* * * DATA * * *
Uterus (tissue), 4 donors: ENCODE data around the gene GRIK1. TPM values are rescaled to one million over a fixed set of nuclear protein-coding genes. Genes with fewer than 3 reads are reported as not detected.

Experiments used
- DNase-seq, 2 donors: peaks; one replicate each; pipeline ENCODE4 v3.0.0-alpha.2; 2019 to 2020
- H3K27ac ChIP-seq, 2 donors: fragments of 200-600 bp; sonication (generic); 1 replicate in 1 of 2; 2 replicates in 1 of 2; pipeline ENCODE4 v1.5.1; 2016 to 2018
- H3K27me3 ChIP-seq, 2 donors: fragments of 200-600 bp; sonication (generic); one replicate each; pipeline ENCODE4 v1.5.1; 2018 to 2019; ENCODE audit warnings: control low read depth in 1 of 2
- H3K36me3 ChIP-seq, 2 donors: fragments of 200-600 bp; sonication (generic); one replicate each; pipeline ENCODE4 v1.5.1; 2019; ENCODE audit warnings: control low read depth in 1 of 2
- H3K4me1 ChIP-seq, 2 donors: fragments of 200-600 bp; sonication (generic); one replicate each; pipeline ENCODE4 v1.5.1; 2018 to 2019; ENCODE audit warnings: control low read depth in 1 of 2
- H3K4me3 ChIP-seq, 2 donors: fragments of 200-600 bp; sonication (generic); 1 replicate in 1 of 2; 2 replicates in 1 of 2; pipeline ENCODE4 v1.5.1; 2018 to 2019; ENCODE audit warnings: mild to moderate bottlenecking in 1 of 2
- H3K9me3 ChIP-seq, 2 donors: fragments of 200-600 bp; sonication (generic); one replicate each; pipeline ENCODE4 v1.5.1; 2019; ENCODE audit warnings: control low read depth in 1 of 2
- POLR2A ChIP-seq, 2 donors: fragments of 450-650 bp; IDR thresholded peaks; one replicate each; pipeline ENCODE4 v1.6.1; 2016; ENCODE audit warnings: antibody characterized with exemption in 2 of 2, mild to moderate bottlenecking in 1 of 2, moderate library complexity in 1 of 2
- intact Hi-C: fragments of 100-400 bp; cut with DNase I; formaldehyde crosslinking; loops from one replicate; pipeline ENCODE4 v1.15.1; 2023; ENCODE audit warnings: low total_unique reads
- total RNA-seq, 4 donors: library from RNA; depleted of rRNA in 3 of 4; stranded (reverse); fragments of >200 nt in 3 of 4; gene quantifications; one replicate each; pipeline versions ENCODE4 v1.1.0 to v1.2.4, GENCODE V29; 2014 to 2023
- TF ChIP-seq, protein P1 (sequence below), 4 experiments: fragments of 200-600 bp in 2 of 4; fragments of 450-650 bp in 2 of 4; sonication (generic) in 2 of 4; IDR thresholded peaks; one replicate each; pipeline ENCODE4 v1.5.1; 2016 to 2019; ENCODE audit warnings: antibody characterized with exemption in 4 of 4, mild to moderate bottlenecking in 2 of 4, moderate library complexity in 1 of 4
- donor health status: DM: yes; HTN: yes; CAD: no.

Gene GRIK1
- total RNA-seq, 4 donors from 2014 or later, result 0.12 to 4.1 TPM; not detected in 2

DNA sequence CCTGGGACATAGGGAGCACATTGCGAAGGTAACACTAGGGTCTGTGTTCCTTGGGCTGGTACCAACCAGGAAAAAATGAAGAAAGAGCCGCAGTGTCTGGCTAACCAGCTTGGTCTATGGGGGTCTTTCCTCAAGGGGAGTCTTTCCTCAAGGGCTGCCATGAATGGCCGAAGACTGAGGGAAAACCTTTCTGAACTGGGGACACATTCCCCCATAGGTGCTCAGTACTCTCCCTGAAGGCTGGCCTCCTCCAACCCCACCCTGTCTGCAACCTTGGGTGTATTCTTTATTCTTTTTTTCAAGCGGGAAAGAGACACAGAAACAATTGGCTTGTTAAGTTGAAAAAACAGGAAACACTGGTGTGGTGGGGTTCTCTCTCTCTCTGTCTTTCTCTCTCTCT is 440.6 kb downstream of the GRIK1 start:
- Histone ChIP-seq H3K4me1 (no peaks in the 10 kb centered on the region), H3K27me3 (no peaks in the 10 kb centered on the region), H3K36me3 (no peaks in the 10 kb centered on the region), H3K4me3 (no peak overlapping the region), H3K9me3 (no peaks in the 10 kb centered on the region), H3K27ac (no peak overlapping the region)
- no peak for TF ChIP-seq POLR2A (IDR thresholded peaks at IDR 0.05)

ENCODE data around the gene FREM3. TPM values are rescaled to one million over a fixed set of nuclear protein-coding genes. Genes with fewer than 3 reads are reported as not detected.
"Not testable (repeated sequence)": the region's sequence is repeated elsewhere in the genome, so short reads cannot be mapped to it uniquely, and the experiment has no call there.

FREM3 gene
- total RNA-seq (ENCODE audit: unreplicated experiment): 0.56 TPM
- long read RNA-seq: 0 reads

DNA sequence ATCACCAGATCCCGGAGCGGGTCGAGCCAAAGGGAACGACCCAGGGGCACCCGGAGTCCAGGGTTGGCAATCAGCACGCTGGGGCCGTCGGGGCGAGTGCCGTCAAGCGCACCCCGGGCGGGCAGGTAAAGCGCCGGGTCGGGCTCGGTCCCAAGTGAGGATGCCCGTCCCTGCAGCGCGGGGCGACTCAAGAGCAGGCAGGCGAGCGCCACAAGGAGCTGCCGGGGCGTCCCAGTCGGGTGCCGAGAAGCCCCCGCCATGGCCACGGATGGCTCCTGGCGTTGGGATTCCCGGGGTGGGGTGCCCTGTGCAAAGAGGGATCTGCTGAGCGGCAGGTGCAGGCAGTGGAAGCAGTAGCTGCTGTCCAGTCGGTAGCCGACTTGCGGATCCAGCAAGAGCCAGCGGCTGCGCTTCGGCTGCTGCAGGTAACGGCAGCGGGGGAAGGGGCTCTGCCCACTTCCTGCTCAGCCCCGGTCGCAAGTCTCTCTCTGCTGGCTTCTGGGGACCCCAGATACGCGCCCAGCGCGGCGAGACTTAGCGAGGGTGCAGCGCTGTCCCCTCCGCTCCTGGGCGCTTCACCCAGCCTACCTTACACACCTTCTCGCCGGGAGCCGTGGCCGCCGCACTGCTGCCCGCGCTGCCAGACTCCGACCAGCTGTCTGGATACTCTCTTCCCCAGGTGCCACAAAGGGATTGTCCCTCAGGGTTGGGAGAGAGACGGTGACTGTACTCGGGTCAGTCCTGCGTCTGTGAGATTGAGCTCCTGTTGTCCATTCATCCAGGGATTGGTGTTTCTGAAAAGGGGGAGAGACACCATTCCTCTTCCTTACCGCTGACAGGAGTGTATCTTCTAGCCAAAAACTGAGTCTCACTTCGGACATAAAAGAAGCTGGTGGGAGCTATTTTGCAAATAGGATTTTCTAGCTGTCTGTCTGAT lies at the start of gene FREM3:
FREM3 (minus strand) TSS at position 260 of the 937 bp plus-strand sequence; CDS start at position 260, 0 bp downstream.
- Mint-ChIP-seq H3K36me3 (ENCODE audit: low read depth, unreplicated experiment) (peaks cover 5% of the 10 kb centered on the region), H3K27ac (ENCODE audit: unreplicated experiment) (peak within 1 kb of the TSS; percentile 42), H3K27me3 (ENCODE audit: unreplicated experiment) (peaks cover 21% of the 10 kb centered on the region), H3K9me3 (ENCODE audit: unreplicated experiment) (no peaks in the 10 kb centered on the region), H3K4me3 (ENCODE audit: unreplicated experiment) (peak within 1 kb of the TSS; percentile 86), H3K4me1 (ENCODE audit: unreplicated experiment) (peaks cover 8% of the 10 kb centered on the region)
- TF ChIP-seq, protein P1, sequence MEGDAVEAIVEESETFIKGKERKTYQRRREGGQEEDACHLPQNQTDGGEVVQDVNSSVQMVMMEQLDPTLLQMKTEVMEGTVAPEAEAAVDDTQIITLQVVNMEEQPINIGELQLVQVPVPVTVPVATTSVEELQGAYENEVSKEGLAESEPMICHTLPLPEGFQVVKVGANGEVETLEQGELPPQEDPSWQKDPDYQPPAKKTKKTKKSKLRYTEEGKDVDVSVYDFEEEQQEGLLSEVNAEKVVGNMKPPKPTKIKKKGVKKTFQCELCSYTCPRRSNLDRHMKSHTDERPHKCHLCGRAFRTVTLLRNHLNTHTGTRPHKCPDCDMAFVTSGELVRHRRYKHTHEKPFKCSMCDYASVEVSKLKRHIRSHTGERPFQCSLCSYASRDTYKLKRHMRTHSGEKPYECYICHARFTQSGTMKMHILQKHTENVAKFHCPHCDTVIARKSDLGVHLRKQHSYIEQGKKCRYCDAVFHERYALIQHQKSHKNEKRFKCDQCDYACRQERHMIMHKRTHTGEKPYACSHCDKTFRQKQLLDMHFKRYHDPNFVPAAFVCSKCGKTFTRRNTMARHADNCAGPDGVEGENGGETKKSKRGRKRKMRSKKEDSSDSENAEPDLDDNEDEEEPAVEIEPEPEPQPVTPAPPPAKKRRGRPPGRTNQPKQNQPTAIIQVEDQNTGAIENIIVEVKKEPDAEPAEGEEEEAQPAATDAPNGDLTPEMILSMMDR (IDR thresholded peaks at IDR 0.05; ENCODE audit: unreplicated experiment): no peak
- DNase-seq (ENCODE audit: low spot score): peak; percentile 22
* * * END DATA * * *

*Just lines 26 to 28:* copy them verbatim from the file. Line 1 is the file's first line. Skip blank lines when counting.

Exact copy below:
FREM3 (minus strand) TSS at position 260 of the 937 bp plus-strand sequence; CDS start at position 260, 0 bp downstream.
- Mint-ChIP-seq H3K36me3 (ENCODE audit: low read depth, unreplicated experiment) (peaks cover 5% of the 10 kb centered on the region), H3K27ac (ENCODE audit: unreplicated experiment) (peak within 1 kb of the TSS; percentile 42), H3K27me3 (ENCODE audit: unreplicated experiment) (peaks cover 21% of the 10 kb centered on the region), H3K9me3 (ENCODE audit: unreplicated experiment) (no peaks in the 10 kb centered on the region), H3K4me3 (ENCODE audit: unreplicated experiment) (peak within 1 kb of the TSS; percentile 86), H3K4me1 (ENCODE audit: unreplicated experiment) (peaks cover 8% of the 10 kb centered on the region)
- TF ChIP-seq, protein P1, sequence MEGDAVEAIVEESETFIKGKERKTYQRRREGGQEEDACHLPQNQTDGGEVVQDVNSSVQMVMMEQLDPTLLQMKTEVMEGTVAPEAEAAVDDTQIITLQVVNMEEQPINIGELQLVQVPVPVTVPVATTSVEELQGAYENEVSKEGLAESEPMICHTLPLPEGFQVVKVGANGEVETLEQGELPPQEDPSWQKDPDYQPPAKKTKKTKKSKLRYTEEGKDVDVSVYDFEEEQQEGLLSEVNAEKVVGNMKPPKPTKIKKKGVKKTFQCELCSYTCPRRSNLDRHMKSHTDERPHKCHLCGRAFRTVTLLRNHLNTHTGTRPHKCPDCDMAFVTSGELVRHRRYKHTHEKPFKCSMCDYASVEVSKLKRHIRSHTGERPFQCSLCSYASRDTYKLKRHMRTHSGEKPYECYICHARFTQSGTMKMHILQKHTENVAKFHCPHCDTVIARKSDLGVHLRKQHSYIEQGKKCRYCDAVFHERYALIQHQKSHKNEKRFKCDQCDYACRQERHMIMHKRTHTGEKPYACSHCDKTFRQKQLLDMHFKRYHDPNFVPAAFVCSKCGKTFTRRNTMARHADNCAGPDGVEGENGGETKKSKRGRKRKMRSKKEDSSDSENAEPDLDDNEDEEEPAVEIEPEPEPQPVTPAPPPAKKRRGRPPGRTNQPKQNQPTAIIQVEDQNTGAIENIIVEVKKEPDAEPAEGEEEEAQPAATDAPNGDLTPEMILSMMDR (IDR thresholded peaks at IDR 0.05; ENCODE audit: unreplicated experiment): no peak